Guaranteed or not? Court backs landlords in real estate dispute about Hilton’s restructuring

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Summary: In an important decision, the Court of Appeal has ruled how the anti-avoidance provisions of the Landlord and Tenant (Covenants) Act 1995 operate where the tenant wishes to assign intra-group but there is a requirement for a guarantee which void under those provisions.

In an authoritative ruling today (Tindall Cobham 1 Limited & Others v Adda Hotels & Others [2014] EWCA Civ 1215), the courts have held that tenants of a portfolio of hotels cannot assign their leases intra-group in a way that would release the parent company guarantor of the tenants’ obligations.

Background


In 2002 Hilton sold to and leased back from Tindall a portfolio of 10 hotels. The leases were granted to companies in the Hilton Group. The tenants’ obligations were guaranteed  by a parent company of substance. On 1 July 2014 the tenants assigned the leases without Landlord’s consent to newly formed associated companies.

The lease contained specific provisions for intra-group assignment.

Under the Landlord and Tenant (Covenants) Act 1995 as explained in the case of K/S Victoria Street v House of Fraser (Stores Management) Ltd a guarantee of an assignee  given by the guarantor of the tenant is void.

The Hilton portfolio leases allowed the tenants to assign intra-group without obtaining consent if such a guarantee was given. But the guarantees would be void. Did that mean that Hilton could proceed with intra-group assignments without providing any guarantees at all; or that the fast-track route for intra-group assignments did not work?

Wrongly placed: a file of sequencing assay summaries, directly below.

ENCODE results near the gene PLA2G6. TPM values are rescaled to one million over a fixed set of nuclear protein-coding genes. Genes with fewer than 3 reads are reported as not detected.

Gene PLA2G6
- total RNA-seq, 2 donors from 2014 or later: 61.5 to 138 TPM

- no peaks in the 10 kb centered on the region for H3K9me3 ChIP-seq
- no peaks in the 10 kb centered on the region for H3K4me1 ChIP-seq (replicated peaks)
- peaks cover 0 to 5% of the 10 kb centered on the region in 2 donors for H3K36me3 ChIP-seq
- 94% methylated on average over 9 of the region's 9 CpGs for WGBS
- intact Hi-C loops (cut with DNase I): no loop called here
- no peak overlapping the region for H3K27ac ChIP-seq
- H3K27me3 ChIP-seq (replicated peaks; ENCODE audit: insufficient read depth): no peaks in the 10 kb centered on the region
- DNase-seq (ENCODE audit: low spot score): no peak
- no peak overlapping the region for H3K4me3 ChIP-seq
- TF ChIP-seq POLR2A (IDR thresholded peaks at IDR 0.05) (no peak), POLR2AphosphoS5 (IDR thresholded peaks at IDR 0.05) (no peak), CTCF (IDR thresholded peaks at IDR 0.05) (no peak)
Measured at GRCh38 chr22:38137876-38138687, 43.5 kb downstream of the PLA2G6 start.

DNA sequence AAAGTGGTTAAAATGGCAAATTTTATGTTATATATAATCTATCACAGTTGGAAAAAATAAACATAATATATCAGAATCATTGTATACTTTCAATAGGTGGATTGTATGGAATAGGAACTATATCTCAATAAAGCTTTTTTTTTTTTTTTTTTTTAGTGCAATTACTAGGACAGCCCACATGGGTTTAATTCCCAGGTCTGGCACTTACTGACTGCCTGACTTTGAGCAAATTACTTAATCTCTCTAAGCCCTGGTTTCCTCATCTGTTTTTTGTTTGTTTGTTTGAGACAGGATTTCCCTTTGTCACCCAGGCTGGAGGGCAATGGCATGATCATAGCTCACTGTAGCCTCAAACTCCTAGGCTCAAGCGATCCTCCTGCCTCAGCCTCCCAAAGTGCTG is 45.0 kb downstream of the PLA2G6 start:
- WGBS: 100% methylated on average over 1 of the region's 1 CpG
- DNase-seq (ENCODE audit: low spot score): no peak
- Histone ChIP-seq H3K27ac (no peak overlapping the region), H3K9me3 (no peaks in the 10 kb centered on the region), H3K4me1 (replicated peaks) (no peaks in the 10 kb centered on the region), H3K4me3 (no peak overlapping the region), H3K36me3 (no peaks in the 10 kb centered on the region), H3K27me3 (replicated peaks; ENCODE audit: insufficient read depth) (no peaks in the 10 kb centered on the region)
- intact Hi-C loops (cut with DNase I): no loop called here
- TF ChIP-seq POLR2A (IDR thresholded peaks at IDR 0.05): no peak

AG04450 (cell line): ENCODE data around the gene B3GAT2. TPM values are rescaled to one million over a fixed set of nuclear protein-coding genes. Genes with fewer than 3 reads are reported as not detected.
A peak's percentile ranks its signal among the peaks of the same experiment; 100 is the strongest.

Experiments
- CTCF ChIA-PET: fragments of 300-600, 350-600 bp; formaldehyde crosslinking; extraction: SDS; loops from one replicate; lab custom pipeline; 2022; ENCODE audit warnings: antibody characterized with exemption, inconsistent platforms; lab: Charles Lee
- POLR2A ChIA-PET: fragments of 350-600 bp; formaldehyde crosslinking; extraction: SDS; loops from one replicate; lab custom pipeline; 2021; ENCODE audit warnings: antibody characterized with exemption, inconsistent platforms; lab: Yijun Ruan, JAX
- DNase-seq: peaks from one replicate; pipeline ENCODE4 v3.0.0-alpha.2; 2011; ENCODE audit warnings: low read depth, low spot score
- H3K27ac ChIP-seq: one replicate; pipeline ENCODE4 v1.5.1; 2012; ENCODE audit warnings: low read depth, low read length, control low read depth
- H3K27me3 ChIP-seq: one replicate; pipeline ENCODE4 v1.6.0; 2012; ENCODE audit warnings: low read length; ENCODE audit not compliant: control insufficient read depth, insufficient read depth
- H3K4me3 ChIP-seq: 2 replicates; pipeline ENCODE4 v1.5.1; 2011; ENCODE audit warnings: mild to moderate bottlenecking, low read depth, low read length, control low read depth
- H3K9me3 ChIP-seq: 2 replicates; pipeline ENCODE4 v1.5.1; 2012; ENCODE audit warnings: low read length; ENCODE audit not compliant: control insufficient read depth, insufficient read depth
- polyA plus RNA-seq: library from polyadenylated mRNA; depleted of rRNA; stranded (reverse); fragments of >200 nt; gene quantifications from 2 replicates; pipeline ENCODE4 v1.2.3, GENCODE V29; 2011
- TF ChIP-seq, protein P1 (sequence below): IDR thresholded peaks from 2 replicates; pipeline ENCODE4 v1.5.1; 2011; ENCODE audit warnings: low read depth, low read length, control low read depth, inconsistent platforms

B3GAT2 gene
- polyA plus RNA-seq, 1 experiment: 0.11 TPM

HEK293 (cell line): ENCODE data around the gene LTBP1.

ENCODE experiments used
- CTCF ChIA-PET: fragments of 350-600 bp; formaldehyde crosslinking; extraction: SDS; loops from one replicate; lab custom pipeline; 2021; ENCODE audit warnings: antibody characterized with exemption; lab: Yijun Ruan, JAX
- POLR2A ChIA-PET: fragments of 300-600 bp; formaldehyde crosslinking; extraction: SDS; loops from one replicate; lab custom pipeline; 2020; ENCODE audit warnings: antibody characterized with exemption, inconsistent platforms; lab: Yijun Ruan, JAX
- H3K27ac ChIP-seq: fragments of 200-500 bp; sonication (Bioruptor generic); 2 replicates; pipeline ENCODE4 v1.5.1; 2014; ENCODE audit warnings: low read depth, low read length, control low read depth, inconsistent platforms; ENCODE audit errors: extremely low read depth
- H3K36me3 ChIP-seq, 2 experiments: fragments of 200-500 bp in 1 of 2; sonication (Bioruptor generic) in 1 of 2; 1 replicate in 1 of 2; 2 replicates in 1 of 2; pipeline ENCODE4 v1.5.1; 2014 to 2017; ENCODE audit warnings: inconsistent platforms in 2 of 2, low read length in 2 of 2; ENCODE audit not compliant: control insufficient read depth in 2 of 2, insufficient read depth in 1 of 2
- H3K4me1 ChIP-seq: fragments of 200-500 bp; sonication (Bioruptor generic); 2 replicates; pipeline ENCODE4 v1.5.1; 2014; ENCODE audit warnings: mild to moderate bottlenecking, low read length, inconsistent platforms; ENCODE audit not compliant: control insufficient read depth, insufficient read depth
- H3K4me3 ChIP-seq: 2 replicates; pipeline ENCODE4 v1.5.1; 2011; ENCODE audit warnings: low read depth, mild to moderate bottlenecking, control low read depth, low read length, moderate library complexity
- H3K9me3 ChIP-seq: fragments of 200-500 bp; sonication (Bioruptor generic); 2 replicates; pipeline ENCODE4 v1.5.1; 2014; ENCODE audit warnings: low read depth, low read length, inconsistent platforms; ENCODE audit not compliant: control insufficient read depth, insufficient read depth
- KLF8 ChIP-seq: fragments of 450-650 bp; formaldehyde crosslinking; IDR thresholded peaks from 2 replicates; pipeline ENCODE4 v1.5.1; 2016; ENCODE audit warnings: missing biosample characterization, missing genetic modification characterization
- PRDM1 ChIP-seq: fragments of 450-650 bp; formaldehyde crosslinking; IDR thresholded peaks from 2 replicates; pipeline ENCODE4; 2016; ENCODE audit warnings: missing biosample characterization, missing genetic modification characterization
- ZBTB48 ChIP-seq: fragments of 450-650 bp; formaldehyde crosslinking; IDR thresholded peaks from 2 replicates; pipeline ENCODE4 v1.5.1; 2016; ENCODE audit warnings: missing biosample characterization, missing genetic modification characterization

A High Court judge held that as the guarantee by the original tenant’s guarantor of the assignee was void, the landlord could require an acceptable alternative guarantee.

Hilton appealed.

Today, the Court of Appeal has unanimously dismissed the appeal.

The Court of Appeal analysed the problem differently. They said that the void nature of the guarantee of the assignee meant that the whole of the proviso dealing with the conditions for intra-group assignment were ineffective. What is left of the clause is a qualified covenant against assignment, whereby the Tenants cannot assign without the consent of the Landlord, not to be unreasonably withheld.

The significance of the ruling


Today’s judgment provides helpful guidance on how the courts will manage the tensions between landlords and tenants when intra-group assignments are required. It is an important decision for parties who have entered into leases where the covenant of a guarantor is critical to the deal.

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